Place-Based Programming - Part 1 - Places

Ah, that's a great example, thanks for spelling it out.

Place-Based Programming - Part 1 - Places

This is sometimes true in functional programming, but only if you're careful.

I think this overstates the difficulty, referential transparency is the norm in functional programming, not something unusual.

For example, suppose the expression is a function call, and you change the function's definition and restart your program. When that happens, you need to delete the out-of-date entries from the cache or your program will read an out-of-date answer.

As I understand, this system is mostly useful if you're using it for almost every function. In that case, your inputs are hashes which contain the source code of the function that generated them, and therefore your caches will invalidate if an upstream function's source code changed.

Also, since you're using the text of an expression for the cache key, you should only use expressions that don't refer to any local variables.


So this might be okay in simple cases when you are working alone and know what you're doing, but it likely would result in confusion when working on a team.

I agree that it's essentially a framework, and you'd need buy-in from a team in order to consistently use it in a repository. But I've seen teams buy into heavier frameworks pretty regularly; this version seems unusual but not particularly hard to use/understand. It's worth noting that bad caching systems are pretty common in data science, so something like this is potentially a big improvement there.

Place-Based Programming - Part 1 - Places

This is very cool. The focus on caching a code block instead of just the inputs to the function makes it significantly more stable, since your cache will be automatically invalidated if you change the code in any way.


If you're using non-modal editing, in that example you could press Alt+rightarrow three times, use cmd+f, the end key (and back one word), or cmd+righarrow (and back one word). That's not even counting shortcuts specific to another IDE or editor. Why, in your mental model, does the non-modal version feel like fewer choices? I suspect it's just familiarity – you've settled on some options you use the most, rather than trying to calculate the optimum fewest keystrokes each time.

Have you ever seen an experienced vim user? 3-5 seconds latency is completely unrealistic. It sounds to me like you're describing the experience of being someone who's a beginner at vim and spent half their life into non-modal editing, and in that case, of course you're going to be much faster with the second. And to be fair, vim is extremely beginner-unfriendly in ways that are bad and could be fixed without harming experts – kakoune( is similar but vastly better designed for learning.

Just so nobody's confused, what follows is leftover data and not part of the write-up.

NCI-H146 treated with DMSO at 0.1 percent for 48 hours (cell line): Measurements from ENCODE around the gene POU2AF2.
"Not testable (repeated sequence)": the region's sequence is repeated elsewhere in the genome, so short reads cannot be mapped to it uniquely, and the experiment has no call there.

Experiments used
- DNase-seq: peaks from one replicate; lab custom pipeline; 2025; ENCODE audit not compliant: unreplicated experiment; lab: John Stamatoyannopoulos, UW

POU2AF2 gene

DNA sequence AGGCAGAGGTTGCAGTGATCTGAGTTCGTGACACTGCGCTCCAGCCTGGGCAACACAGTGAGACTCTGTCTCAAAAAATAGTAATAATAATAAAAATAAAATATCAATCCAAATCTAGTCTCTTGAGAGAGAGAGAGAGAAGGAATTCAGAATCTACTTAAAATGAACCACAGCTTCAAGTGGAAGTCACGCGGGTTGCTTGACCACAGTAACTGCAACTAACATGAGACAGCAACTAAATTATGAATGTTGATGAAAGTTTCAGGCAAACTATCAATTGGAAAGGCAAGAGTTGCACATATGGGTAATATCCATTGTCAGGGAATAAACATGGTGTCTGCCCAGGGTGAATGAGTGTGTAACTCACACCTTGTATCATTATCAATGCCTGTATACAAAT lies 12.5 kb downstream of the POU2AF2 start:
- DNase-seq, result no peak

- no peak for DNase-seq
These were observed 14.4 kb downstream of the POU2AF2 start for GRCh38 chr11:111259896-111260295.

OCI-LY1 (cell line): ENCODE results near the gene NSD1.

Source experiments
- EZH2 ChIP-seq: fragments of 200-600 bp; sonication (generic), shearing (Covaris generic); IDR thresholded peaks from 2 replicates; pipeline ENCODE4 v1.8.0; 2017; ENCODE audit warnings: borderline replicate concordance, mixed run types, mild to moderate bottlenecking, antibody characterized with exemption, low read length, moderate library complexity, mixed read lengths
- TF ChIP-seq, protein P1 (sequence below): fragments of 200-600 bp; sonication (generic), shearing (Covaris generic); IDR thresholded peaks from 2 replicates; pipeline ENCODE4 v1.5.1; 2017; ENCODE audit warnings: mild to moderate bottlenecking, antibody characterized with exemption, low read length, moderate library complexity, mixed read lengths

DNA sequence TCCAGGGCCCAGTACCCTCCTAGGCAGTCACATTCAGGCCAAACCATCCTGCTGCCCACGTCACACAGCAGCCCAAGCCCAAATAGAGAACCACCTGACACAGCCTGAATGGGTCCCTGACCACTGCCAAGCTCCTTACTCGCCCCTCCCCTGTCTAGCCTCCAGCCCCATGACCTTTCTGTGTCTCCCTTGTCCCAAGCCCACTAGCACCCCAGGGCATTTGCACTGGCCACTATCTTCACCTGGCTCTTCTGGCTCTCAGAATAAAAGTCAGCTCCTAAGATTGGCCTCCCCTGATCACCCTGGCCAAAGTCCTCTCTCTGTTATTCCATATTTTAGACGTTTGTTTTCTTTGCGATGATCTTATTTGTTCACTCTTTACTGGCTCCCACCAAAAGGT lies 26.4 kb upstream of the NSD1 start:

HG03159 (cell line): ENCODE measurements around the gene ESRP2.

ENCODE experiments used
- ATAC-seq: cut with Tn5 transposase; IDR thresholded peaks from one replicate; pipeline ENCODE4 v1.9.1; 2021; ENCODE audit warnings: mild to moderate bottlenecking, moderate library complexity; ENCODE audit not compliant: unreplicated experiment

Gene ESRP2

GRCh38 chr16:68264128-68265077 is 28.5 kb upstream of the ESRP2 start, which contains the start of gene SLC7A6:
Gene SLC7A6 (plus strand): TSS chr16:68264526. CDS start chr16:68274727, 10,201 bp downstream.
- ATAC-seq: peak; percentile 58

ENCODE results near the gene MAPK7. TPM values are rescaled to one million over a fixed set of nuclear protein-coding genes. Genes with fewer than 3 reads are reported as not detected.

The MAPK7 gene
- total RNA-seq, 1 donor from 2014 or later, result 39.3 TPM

As a side note, this is my last post in this conversation. I feel like we have mostly been repeating the same points and going nowhere.


I ended up using cmd+shift+i which opens the find/replace panel with the default set to backwards.


So, one of the arguments you've made at several points is that we should expect Vim to be slower because it has more choices. This seems incorrect to me, even a simple editor like Sublime Text has about a thousand keyboard shortcuts, which are mostly ad-hoc and need to be memorized separately. In contrast Vim has a small, (mostly) composable language. I just counted lsusr's post, and it has fewer than 30 distinct components – most of the text is showing different ways to combine them.

The other thing to consider is that most programmers will use at least a dozen editors/IDEs in their careers. I have 5 open on my laptop right now, and it's not because I want to! Vim provides a unified set of key bindings among practically every editor, which normally have very different ways of doing things.

So that's on the order of a 10x-100x order of magnitude reduction in vocabulary size, which should at least make you consider the idea that Vim has lower latency.


I did :Tutor on neovim and only did commands that actually involved editing text, it took 5:46.

Now trying in Sublime Text. Edit: 8:38 in Sublime, without vim mode – a big difference! It felt like it was mostly uniform, but one area where I was significantly slower was search and replace, because I couldn't figure out how to go backwards easily.


This is a great experiment, I'll try it out too. I also have pretty decent habits for non-vim editing so it'll be interesting to see.


Some IDEs are just very accommodating about this, e.g. PyCharm. So that's great.

Some of them aren't, like VS Code. For those, I just manually reconfigure the clashing key bindings. It's annoying, but it only takes ~15 minutes total.


I would expect using VIM to increase latency. While you are going to press fewer keys you are likely going to take slightly longer to press the keys as using any key is more complex.

This really isn't my experience. Once you've practiced something enough that it becomes a habit, the latency is significantly lower. Anecdotally, I've pretty consistently seen people who're used to vim accomplish text editing tasks much faster than people who aren't, unless the latter is an expert in keyboard shortcuts of another editor such as emacs.

There's the paradox of choice and having more choices to accomplish a task costs mental resources. Vim forces me to spent cognitive resources to chose between different alternatives of how to accomplish a task.

All the professional UX people seem to advocate making interfaces as simple as possible.

You want simple interfaces for beginners. Interfaces popular among professionals tend to be pretty complex, see e.g. Bloomberg Terminal or Photoshop or even Microsoft Excel.

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